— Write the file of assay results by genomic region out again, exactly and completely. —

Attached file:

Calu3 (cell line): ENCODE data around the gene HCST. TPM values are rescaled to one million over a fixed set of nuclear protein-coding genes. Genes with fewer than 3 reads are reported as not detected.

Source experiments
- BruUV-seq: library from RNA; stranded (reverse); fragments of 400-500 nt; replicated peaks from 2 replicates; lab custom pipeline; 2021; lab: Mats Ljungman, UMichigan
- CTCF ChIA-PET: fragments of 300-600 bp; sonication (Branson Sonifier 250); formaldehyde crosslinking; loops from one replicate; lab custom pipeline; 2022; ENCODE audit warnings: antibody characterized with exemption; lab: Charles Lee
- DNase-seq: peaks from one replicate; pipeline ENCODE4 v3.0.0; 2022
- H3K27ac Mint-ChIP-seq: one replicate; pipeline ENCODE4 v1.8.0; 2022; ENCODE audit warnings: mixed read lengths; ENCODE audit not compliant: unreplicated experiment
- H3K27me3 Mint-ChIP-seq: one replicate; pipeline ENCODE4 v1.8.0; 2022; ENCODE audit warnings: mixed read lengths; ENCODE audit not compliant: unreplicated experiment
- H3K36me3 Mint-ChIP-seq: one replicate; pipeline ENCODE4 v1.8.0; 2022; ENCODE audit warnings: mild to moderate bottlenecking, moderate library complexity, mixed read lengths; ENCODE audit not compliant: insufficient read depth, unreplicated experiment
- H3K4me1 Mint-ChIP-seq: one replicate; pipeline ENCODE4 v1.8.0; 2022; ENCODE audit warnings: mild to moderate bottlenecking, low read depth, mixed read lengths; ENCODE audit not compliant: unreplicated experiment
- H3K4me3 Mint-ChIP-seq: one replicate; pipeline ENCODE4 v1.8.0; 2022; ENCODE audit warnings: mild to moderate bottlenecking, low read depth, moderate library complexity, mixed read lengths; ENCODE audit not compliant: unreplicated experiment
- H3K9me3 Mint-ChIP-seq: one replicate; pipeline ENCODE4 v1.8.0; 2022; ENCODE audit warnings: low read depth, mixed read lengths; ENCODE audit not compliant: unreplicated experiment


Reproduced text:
Calu3 (cell line): ENCODE data around the gene HCST. TPM values are rescaled to one million over a fixed set of nuclear protein-coding genes. Genes with fewer than 3 reads are reported as not detected.

Source experiments
- BruUV-seq: library from RNA; stranded (reverse); fragments of 400-500 nt; replicated peaks from 2 replicates; lab custom pipeline; 2021; lab: Mats Ljungman, UMichigan
- CTCF ChIA-PET: fragments of 300-600 bp; sonication (Branson Sonifier 250); formaldehyde crosslinking; loops from one replicate; lab custom pipeline; 2022; ENCODE audit warnings: antibody characterized with exemption; lab: Charles Lee
- DNase-seq: peaks from one replicate; pipeline ENCODE4 v3.0.0; 2022
- H3K27ac Mint-ChIP-seq: one replicate; pipeline ENCODE4 v1.8.0; 2022; ENCODE audit warnings: mixed read lengths; ENCODE audit not compliant: unreplicated experiment
- H3K27me3 Mint-ChIP-seq: one replicate; pipeline ENCODE4 v1.8.0; 2022; ENCODE audit warnings: mixed read lengths; ENCODE audit not compliant: unreplicated experiment
- H3K36me3 Mint-ChIP-seq: one replicate; pipeline ENCODE4 v1.8.0; 2022; ENCODE audit warnings: mild to moderate bottlenecking, moderate library complexity, mixed read lengths; ENCODE audit not compliant: insufficient read depth, unreplicated experiment
- H3K4me1 Mint-ChIP-seq: one replicate; pipeline ENCODE4 v1.8.0; 2022; ENCODE audit warnings: mild to moderate bottlenecking, low read depth, mixed read lengths; ENCODE audit not compliant: unreplicated experiment
- H3K4me3 Mint-ChIP-seq: one replicate; pipeline ENCODE4 v1.8.0; 2022; ENCODE audit warnings: mild to moderate bottlenecking, low read depth, moderate library complexity, mixed read lengths; ENCODE audit not compliant: unreplicated experiment
- H3K9me3 Mint-ChIP-seq: one replicate; pipeline ENCODE4 v1.8.0; 2022; ENCODE audit warnings: low read depth, mixed read lengths; ENCODE audit not compliant: unreplicated experiment